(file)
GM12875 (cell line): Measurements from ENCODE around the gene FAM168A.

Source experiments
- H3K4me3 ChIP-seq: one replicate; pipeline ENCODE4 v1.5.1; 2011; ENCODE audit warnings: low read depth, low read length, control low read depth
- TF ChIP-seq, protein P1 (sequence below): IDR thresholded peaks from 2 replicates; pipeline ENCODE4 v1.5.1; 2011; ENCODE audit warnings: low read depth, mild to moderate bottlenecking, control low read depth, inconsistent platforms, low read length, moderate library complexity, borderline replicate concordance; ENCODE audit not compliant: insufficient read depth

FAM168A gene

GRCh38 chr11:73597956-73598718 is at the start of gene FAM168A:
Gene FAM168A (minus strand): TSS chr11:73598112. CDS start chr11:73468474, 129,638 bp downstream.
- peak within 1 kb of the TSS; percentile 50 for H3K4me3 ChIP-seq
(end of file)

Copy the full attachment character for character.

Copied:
GM12875 (cell line): Measurements from ENCODE around the gene FAM168A.

Source experiments
- H3K4me3 ChIP-seq: one replicate; pipeline ENCODE4 v1.5.1; 2011; ENCODE audit warnings: low read depth, low read length, control low read depth
- TF ChIP-seq, protein P1 (sequence below): IDR thresholded peaks from 2 replicates; pipeline ENCODE4 v1.5.1; 2011; ENCODE audit warnings: low read depth, mild to moderate bottlenecking, control low read depth, inconsistent platforms, low read length, moderate library complexity, borderline replicate concordance; ENCODE audit not compliant: insufficient read depth

FAM168A gene

GRCh38 chr11:73597956-73598718 is at the start of gene FAM168A:
Gene FAM168A (minus strand): TSS chr11:73598112. CDS start chr11:73468474, 129,638 bp downstream.
- peak within 1 kb of the TSS; percentile 50 for H3K4me3 ChIP-seq